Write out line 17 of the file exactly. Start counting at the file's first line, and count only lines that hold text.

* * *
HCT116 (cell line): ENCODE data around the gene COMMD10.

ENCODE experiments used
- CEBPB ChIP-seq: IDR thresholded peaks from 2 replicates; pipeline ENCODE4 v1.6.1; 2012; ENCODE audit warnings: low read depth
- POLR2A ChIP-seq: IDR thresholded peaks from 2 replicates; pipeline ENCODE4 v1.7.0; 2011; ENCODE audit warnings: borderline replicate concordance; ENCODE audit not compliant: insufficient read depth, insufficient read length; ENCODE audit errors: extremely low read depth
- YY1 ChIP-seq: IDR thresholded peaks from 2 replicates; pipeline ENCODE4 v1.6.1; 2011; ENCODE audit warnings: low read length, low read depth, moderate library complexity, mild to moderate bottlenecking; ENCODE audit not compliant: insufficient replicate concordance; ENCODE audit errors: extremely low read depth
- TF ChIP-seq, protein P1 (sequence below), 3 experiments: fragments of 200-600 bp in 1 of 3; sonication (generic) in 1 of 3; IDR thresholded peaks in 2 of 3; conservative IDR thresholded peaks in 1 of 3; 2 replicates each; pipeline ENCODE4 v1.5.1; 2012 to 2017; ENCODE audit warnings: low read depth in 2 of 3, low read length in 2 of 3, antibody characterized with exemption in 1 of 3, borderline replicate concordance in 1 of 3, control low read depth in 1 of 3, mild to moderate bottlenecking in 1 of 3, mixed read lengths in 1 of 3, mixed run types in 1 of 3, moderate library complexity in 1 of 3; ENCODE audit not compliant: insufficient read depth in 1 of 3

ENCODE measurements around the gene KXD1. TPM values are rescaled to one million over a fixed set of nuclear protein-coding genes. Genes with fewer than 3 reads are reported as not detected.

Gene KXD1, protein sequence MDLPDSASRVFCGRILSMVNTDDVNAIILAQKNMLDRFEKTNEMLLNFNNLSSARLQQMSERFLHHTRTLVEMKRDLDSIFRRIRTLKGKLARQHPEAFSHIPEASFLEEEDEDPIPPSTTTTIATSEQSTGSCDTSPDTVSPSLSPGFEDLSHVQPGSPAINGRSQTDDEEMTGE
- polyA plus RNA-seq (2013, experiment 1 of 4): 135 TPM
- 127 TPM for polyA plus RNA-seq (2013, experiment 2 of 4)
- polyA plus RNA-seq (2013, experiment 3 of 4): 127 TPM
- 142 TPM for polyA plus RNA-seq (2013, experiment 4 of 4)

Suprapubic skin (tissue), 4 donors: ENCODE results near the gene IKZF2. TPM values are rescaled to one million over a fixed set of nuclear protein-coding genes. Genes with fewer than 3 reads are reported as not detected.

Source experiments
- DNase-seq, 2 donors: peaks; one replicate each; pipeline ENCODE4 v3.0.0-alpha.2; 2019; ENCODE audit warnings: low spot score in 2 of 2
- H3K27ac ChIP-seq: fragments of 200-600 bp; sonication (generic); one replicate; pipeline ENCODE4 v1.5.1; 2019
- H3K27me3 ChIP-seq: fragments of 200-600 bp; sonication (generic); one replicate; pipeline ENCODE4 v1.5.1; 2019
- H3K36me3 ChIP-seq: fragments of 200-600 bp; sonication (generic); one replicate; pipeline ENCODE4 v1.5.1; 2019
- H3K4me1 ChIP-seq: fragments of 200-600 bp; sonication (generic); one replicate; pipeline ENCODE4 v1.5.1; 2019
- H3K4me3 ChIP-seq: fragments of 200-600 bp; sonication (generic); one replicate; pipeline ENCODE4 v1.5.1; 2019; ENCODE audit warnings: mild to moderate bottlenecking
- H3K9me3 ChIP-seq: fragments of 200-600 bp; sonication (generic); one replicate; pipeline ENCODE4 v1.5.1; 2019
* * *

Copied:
- H3K27me3 ChIP-seq: fragments of 200-600 bp; sonication (generic); one replicate; pipeline ENCODE4 v1.5.1; 2019